Track By Track: Chekov – Aerated
Chekov's newest release marks the beginning of a new chapter in their life; an exploration of new identity within themselves and their productions.
Finding a home on Shanti Celeste and Gramrcy's Peach Discs, Aerated is a departure from the razor sharp electronics heard on the Leeds-based producer's debut EP for the label in 2017. Instead they choose to experiment with something they'd previously shied away from: using melody as colour.
Written over a two year period, the record is a personal collection of tracks crafted with head, heart and a nimble touch that represents a snapshot of time for Chekov, a period of discovery and acceptance. Below Laurence shares some words on the release…
"This record captures my attempts to engage more fully with melody. This is something I've often overlooked in the past, as both a producer and DJ. Thanks to some gentle (and welcome) nudges from friends and peers, I've tried to add splashes of colour and allow myself to embrace emotions beyond pure dread. This isn't something that comes easily to me yet, as someone socialised 'male', so my eternal gratitude goes to those who have lent me their patience and encouragement here! It seems no coincidence that a broader spectrum of emotion has emerged in my work as I have engaged more fully in exploring my gender identity."
Here they break down each composition on the release track by track…
Whenever I struggle for ideas starting club tracks, I like to play with beatless soundscapes as a way of making noises that feels a bit less pressured. Sometimes they slowly morph in other directions, other times they stay as hazy sketches like this.
The field recording underneath comes from Mother Shipton’s Cave in Knaresborough, where my partner and I spent a balmy late summer’s day last year. The deep green plant life around the petrifying well definitely influenced how I wanted this record to sound when it came to playing with pre-masters.
This is the oldest of the four tracks, dating to around Jan. 2018, I think. I was going through a big Riccy V phase at the time so this started life as an attempt at minimal! It went a bit off-piste from there, I think…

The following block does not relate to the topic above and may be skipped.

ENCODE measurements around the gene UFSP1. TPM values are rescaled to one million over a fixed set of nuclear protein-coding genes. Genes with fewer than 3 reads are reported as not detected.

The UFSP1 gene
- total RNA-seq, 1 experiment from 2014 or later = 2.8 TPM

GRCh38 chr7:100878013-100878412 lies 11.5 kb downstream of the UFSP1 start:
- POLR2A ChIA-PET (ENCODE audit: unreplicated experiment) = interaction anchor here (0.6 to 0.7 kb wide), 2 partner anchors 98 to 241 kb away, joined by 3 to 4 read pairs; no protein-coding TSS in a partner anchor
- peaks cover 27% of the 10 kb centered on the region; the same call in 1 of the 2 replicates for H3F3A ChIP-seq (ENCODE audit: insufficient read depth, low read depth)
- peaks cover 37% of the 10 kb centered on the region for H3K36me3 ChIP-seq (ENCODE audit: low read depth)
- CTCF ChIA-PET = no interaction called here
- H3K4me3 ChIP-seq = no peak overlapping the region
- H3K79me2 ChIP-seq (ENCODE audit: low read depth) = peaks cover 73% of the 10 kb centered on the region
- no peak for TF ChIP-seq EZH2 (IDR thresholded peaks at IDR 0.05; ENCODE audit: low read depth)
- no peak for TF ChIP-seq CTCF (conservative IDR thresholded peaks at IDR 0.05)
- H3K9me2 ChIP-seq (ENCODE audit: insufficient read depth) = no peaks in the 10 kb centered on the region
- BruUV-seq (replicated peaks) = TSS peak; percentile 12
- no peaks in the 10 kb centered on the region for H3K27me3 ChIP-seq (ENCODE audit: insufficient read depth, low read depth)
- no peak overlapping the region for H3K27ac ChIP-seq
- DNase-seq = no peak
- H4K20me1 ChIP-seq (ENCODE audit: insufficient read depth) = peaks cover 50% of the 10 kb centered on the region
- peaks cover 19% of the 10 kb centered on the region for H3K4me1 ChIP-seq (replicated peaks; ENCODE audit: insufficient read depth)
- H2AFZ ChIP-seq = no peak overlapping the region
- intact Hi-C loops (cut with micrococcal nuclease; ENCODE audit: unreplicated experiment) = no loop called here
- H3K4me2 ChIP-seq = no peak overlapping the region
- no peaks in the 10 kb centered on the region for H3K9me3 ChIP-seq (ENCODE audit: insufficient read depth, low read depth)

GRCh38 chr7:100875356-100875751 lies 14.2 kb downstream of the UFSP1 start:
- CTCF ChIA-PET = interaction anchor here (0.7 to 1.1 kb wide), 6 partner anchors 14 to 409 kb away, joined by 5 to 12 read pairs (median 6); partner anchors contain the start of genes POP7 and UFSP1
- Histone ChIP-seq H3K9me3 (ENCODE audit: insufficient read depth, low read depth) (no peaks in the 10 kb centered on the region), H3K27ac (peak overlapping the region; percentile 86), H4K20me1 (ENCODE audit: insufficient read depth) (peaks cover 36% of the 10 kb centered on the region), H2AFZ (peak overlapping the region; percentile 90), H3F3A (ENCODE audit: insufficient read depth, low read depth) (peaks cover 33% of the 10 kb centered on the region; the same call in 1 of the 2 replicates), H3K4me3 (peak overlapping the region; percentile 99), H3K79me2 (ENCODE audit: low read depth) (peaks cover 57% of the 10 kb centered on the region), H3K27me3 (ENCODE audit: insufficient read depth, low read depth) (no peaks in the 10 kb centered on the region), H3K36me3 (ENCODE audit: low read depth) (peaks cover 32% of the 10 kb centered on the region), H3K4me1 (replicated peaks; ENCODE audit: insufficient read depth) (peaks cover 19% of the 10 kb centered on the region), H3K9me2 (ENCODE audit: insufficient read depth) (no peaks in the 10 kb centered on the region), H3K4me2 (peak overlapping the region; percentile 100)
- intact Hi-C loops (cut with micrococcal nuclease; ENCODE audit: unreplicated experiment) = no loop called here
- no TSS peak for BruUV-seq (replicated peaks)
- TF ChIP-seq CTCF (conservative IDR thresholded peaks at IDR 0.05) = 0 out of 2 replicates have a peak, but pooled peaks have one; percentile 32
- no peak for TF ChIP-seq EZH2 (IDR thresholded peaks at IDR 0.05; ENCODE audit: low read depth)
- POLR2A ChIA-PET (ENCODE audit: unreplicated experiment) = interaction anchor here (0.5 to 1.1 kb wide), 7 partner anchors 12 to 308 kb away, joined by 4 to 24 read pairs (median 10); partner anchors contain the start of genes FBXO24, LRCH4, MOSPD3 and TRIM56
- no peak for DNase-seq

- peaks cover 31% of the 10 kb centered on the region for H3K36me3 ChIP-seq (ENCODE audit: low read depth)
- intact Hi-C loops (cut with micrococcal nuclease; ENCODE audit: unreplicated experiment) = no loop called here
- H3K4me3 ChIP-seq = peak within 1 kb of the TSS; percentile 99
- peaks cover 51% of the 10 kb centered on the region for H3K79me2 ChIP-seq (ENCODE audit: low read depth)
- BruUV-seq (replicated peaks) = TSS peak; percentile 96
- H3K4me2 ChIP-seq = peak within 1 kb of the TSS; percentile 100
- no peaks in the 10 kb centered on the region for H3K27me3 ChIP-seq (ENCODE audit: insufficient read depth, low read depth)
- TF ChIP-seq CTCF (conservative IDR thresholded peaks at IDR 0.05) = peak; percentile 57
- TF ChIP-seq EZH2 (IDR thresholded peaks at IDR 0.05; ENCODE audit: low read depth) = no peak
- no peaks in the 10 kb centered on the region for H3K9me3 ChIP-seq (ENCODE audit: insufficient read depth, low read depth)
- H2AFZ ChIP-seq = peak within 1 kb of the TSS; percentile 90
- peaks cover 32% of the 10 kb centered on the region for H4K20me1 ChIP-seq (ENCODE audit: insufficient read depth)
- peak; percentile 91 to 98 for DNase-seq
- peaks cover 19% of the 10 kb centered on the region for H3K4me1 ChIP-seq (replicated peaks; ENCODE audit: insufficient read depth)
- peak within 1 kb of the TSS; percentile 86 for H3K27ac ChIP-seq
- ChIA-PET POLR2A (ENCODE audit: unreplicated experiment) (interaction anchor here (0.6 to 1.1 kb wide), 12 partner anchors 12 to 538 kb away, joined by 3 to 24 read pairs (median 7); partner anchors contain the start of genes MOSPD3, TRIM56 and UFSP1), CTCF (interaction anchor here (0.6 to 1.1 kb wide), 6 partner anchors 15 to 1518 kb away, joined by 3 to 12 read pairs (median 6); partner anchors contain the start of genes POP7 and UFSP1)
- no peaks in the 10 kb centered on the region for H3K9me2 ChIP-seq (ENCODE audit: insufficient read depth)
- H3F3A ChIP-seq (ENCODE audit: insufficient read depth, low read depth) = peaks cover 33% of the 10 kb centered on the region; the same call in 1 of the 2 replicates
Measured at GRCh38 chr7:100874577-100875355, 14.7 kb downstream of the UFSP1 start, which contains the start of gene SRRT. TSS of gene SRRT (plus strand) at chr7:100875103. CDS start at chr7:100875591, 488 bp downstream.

This one’s always felt shades of blue to me (similar to the ‘mbv’ artwork), with the Rhodes-y lead cutting through bursts of white heat. As with most of my (finished) tracks, I tried to let the arrangement write itself for the most part; the siren was a complete accident, one of many delays left in an automation feedback loop (until I recorded it!)
‘Swerl’ started off as a beatless pressure-valve, with notes in mostly random-length loops so I could play with polyrhythms and melody in a way that would almost be out of my control. This is something I’ve recently been enjoying even more thanks to Cong Burn Bossman Howes’ ‘Strokes’ sequencer (go check it!!)
It’s always felt kaleidoscopic to me, and I hope it manages to get across a fuller (albeit blurred) spectrum of feelings than previous tracks. Written in spring last year, I like to think the chords were added on an early sunny day, in hope of what may later come. In all likelihood, it was probs another grey Leeds afternoon!
I took this photo in Summer 2014 towards the end of my first stay in Leipzig. Having discovered some great places and made some wonderful friends, the upbeat glow and haze of this picture has really stuck with me since as a snapshot of that time.
“Got any steppas, mert?”
Another initially drum-free endeavour, this one turned into a sludgy half-step march for funsies! I was never so into this more modern style of dub, until I was caught in just the right headspace at the Leeds West Indian Carnival before last (s/o Zulu Swarm!) ‘SMP’ reminds me of slow TV static, with odd shapes and contortions pushing out like a magic eye.
For years now, I’ve had the painting ‘Revolution 2.0’ by Ghada Amer saved to my laptop under a generic filename, but only just thought to reverse-image-search it (d’oh). It really captures the kind of interconnectedness I aim for in my music, so I’m excited now to spend some more time exploring Amer’s work!